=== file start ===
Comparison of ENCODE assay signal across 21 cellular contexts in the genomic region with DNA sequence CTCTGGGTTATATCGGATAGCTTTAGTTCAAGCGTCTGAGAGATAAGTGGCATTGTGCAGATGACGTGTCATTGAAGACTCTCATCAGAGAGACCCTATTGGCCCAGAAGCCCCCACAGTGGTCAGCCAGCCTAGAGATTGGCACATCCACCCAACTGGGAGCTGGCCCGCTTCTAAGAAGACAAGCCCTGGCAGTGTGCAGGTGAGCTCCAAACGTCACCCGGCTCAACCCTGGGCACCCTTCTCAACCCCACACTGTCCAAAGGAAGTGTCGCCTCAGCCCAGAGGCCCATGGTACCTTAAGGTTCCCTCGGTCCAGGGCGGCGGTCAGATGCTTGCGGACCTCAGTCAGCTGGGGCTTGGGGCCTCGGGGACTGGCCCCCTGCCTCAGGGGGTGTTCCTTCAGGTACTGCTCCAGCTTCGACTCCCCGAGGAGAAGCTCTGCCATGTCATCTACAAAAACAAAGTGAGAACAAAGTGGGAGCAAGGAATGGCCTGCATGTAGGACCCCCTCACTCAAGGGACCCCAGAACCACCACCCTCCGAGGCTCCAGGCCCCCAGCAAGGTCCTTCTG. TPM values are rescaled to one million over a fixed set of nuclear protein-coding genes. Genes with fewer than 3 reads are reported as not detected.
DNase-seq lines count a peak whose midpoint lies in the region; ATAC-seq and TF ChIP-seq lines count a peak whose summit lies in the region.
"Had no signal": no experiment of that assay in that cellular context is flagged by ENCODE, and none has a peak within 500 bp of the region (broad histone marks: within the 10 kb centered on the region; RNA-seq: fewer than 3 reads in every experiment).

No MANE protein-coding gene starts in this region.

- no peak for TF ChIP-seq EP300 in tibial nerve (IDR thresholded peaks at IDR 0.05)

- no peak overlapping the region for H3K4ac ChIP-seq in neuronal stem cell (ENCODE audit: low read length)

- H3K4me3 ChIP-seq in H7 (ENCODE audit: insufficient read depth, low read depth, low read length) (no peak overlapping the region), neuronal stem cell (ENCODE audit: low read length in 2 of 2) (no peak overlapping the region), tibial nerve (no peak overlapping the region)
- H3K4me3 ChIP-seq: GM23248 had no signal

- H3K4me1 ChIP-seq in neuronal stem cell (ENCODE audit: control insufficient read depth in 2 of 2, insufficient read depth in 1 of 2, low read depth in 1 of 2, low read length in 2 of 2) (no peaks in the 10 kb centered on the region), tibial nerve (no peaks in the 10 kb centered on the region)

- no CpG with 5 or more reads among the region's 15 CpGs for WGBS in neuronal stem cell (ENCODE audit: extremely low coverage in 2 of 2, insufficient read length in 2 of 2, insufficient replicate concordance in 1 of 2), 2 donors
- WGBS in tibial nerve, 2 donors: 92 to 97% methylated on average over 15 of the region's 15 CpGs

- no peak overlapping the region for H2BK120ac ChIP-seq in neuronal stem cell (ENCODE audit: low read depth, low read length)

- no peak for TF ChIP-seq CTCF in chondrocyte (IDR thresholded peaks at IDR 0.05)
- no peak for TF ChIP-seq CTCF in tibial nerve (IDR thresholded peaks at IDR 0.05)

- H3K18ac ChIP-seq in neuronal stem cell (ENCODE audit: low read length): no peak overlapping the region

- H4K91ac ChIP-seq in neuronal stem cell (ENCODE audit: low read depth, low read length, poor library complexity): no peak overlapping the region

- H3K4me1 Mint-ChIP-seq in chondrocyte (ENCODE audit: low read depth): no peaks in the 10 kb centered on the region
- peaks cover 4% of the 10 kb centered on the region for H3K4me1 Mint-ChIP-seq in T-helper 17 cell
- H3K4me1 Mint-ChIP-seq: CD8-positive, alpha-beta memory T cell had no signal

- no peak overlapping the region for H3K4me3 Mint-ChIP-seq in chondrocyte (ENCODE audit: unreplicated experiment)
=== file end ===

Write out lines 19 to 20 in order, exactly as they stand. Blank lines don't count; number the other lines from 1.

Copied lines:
- H3K4me1 Mint-ChIP-seq: CD8-positive, alpha-beta memory T cell had no signal

- no peak overlapping the region for H3K4me3 Mint-ChIP-seq in chondrocyte (ENCODE audit: unreplicated experiment)